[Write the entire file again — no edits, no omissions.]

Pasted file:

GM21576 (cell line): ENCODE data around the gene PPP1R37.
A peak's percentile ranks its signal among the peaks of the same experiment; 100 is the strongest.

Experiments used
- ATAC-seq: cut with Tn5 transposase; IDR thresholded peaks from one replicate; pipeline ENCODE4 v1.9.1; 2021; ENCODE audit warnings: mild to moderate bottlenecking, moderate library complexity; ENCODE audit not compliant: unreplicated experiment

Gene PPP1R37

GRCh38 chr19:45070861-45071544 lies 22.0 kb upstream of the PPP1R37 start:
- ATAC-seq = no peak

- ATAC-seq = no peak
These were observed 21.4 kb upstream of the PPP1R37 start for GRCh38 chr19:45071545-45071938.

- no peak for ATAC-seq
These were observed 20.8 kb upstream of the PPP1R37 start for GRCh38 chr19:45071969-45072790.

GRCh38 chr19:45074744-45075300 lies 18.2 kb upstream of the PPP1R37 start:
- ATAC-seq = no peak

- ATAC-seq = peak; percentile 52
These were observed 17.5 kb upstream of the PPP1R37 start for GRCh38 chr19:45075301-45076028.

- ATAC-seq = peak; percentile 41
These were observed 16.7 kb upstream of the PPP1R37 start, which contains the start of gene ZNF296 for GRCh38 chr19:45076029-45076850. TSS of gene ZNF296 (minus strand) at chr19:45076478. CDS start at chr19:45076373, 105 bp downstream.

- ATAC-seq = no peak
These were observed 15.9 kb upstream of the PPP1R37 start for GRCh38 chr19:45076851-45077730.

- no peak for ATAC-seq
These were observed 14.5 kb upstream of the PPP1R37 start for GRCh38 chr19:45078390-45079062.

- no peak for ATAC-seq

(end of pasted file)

GM21576 (cell line): ENCODE data around the gene PPP1R37.
A peak's percentile ranks its signal among the peaks of the same experiment; 100 is the strongest.

Experiments used
- ATAC-seq: cut with Tn5 transposase; IDR thresholded peaks from one replicate; pipeline ENCODE4 v1.9.1; 2021; ENCODE audit warnings: mild to moderate bottlenecking, moderate library complexity; ENCODE audit not compliant: unreplicated experiment

Gene PPP1R37

GRCh38 chr19:45070861-45071544 lies 22.0 kb upstream of the PPP1R37 start:
- ATAC-seq = no peak

- ATAC-seq = no peak
These were observed 21.4 kb upstream of the PPP1R37 start for GRCh38 chr19:45071545-45071938.

- no peak for ATAC-seq
These were observed 20.8 kb upstream of the PPP1R37 start for GRCh38 chr19:45071969-45072790.

GRCh38 chr19:45074744-45075300 lies 18.2 kb upstream of the PPP1R37 start:
- ATAC-seq = no peak

- ATAC-seq = peak; percentile 52
These were observed 17.5 kb upstream of the PPP1R37 start for GRCh38 chr19:45075301-45076028.

- ATAC-seq = peak; percentile 41
These were observed 16.7 kb upstream of the PPP1R37 start, which contains the start of gene ZNF296 for GRCh38 chr19:45076029-45076850. TSS of gene ZNF296 (minus strand) at chr19:45076478. CDS start at chr19:45076373, 105 bp downstream.

- ATAC-seq = no peak
These were observed 15.9 kb upstream of the PPP1R37 start for GRCh38 chr19:45076851-45077730.

- no peak for ATAC-seq
These were observed 14.5 kb upstream of the PPP1R37 start for GRCh38 chr19:45078390-45079062.

- no peak for ATAC-seq